Learn where your student is at in their mastery of the English language. Performing an informal reading assessment is an excellent way to determine how to best meet your student's needs. This article provides ideas.
Informal Reading Assessment: Methods & Tools
Understanding where your students are at when it comes to recognizing words and reading concepts is vital to placing them in the correct level of English language instruction. An informal reading assessment for English language learners emphasizes what students already know; focuses on their individual growth; and considers their learning styles, proficiency in languages, and their educational and cultural backgrounds. Use these tools to help you assess English language learners’ reading abilities.
It is important that your informal evaluations are designed to match what you are trying to measure in your students. For example, you would not want to ask a student comprehension questions about a story he just heard when you want to know how he responds to questions about a story in writing.
Some ideas for informally testing students in kindergarten and first and second grades are to ask the student to track your reading with her finger while you read from an unfamiliar book and to have the student write a story. For third through fifth graders, you can have students match words and definitions using a sentence with a missing word to guide them or write a short piece of a certain type of genre.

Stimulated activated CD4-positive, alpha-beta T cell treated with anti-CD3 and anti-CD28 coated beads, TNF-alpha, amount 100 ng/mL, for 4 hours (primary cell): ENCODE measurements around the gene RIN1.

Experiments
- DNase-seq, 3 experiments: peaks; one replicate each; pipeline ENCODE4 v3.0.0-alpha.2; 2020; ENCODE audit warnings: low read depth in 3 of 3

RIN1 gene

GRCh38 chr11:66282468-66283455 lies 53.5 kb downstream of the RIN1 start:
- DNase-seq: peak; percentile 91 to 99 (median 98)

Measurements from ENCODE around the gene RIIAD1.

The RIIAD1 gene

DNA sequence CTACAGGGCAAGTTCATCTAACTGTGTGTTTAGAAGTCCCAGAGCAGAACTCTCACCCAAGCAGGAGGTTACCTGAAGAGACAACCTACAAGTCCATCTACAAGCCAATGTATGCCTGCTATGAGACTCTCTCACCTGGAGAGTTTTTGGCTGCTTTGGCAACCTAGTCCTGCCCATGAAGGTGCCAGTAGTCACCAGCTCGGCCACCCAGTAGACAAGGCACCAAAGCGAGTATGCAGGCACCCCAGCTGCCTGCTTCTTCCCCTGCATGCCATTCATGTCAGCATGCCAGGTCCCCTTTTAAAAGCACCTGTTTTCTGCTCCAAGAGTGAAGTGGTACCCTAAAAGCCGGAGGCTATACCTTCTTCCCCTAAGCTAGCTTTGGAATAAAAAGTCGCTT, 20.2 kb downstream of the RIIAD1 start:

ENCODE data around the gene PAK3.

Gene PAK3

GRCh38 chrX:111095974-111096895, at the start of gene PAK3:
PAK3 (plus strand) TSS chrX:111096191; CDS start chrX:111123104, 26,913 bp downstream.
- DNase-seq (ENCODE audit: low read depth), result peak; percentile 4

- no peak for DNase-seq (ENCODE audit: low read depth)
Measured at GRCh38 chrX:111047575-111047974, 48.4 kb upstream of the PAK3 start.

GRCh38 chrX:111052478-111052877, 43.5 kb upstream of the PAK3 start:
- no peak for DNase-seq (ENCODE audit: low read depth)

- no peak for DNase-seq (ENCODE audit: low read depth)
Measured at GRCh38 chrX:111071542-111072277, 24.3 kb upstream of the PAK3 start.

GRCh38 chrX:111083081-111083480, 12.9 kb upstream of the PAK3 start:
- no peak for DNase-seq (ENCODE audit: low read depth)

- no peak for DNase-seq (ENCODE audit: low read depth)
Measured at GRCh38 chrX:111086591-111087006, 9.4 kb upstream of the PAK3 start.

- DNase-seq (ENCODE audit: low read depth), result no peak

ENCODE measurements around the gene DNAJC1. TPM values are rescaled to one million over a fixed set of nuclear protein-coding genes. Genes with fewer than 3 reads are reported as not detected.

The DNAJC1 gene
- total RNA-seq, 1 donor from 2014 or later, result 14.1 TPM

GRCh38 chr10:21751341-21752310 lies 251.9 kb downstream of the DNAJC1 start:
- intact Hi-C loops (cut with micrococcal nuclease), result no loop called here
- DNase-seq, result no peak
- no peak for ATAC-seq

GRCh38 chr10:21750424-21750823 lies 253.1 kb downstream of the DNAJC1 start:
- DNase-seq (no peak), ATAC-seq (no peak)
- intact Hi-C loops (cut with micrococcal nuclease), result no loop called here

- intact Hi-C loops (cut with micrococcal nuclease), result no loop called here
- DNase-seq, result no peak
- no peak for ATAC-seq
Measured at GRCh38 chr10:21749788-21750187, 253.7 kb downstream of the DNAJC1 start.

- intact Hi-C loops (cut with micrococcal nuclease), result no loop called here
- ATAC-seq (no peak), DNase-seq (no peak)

Some other methods are to discuss a short story each student reads in class with the student to check for comprehension and to read with a partner. Students can also retell a story, complete unfinished stories, role play, or tell a story from a series of pictures. A reading response log is another way to assess a student’s reading ability.
It is important to assess just a few reading concepts at a time. You might look at how a student reads a piece of information and responds to a certain type of question in a role play, for example. These types of informal reading evaluations can be adapted for the adult English language learner classroom as well. With some creativity and rearranging to make the ideas fit your adult class’ needs and level, you can informally measure your students’ current level and progress over the course of past school terms.
ColorinColorado.org offers some charts you can use to measure your young learners’ reading abilities. This site advises conducting your assessments in a quiet corner of the room. The charts cover recognizing initial sounds, concepts of print, rhyming, blending words, phoneme manipulation, phoneme deletion, and phoneme segmentation. Scholastic’s website for teachers also offers helpful charts to assist you in informally assessing your students. Build your own charts from these to create the best tool for assessing your students’ reading abilities.
As you use these ideas to help you evaluate your students’ reading abilities, remember that you will need to assess them throughout the academic term. Consider collecting examples of their work, whether the work be orally recorded or written. At the end of the term, you will have a better overall understanding of where your students are at in their reading skills. Informal assessment for English language learners will help you focus your lessons to meet the needs of your students. It will also assist you in helping your students progress individually in their reading.
- Colorín Colorado: Informal Reading Assessments-Examples: http://www.colorincolorado.org/article/13030
- Scholastic: Teachers-Informal Reading and Writing Assessment Ideas: http://www2.scholastic.com/browse/article.jsp?id=4442
- Colorín Colorado: Using Informal Assessments for English Language Learners: http://www.colorincolorado.org/educators/assessment/informal